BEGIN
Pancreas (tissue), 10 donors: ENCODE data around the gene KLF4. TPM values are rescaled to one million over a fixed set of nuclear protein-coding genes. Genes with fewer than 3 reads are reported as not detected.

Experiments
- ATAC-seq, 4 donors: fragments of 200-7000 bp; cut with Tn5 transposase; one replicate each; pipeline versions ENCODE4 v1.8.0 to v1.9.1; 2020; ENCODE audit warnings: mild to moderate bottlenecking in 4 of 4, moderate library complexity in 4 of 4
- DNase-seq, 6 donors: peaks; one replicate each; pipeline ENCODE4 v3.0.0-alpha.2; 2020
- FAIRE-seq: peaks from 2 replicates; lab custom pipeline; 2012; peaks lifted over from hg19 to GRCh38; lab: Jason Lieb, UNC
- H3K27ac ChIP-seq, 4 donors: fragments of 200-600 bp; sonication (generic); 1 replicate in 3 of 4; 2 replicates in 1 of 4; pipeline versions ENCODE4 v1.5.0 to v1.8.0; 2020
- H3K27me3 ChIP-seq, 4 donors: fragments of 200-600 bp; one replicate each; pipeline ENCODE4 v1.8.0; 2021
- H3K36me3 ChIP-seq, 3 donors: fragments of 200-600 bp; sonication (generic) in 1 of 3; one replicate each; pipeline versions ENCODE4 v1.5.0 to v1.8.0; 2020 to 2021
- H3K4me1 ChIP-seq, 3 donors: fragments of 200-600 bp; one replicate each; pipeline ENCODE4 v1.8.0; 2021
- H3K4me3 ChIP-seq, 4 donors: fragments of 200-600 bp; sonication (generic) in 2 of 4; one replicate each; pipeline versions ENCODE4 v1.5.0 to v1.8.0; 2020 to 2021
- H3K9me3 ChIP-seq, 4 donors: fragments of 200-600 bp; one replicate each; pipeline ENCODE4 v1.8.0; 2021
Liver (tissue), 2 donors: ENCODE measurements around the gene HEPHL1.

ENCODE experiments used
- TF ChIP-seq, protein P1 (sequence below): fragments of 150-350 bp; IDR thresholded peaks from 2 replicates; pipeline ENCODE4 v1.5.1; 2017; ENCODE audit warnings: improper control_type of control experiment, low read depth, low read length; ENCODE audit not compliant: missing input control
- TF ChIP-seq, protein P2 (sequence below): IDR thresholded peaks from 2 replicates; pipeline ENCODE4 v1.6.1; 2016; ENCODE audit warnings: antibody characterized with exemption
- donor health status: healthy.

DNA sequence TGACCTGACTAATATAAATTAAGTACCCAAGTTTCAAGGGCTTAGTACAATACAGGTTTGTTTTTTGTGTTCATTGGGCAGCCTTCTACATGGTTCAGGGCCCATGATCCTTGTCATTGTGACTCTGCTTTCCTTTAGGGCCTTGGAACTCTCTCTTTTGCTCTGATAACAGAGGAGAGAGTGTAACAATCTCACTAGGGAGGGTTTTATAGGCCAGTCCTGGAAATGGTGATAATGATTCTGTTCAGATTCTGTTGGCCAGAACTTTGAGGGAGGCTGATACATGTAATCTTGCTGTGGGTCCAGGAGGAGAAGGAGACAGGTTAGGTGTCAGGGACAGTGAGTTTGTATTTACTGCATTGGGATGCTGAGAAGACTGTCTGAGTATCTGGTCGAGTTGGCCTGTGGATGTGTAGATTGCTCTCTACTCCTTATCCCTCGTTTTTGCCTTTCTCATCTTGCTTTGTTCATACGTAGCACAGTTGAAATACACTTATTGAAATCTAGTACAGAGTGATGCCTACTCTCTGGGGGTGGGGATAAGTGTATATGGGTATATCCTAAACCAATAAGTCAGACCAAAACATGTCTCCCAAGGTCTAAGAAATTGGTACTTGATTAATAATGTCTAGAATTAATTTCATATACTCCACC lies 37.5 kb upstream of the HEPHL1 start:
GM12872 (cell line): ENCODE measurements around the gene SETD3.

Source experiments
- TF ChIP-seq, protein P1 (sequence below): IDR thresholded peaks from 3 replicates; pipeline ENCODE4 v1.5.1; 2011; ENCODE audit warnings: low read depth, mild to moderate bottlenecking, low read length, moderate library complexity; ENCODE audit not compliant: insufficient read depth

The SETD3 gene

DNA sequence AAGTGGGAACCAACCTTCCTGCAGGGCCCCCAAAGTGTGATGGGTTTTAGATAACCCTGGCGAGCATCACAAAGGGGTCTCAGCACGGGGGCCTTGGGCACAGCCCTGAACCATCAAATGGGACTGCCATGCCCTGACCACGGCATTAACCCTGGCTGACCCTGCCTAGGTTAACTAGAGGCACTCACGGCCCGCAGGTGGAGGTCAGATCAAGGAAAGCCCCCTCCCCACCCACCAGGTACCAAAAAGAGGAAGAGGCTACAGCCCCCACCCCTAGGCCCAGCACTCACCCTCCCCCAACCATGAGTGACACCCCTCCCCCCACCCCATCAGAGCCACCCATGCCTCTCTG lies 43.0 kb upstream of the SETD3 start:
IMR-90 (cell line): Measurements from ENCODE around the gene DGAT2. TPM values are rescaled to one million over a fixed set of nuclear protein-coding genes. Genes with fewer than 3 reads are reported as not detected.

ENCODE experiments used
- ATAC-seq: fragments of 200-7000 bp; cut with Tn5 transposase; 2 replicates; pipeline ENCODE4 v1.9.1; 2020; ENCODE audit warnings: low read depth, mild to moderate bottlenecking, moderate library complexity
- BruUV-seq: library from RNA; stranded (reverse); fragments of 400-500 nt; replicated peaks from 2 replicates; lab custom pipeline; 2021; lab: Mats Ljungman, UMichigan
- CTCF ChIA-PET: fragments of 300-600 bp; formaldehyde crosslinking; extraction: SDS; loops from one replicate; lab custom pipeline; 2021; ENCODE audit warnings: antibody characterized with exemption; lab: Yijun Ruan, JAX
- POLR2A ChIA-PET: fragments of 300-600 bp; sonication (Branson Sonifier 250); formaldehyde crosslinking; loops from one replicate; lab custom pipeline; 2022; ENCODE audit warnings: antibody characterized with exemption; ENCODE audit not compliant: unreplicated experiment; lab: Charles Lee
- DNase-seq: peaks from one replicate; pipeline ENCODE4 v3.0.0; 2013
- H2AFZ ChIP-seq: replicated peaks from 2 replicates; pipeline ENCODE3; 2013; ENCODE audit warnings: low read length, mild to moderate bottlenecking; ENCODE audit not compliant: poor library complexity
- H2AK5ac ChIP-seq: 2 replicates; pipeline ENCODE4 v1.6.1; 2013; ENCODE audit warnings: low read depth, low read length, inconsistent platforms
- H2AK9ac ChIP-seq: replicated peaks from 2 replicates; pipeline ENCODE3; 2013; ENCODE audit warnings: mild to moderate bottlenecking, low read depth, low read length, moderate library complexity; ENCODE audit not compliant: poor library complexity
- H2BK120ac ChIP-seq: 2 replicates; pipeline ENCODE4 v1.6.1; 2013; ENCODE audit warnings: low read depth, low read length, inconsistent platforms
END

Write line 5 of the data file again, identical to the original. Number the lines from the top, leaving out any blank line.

- FAIRE-seq: peaks from 2 replicates; lab custom pipeline; 2012; peaks lifted over from hg19 to GRCh38; lab: Jason Lieb, UNC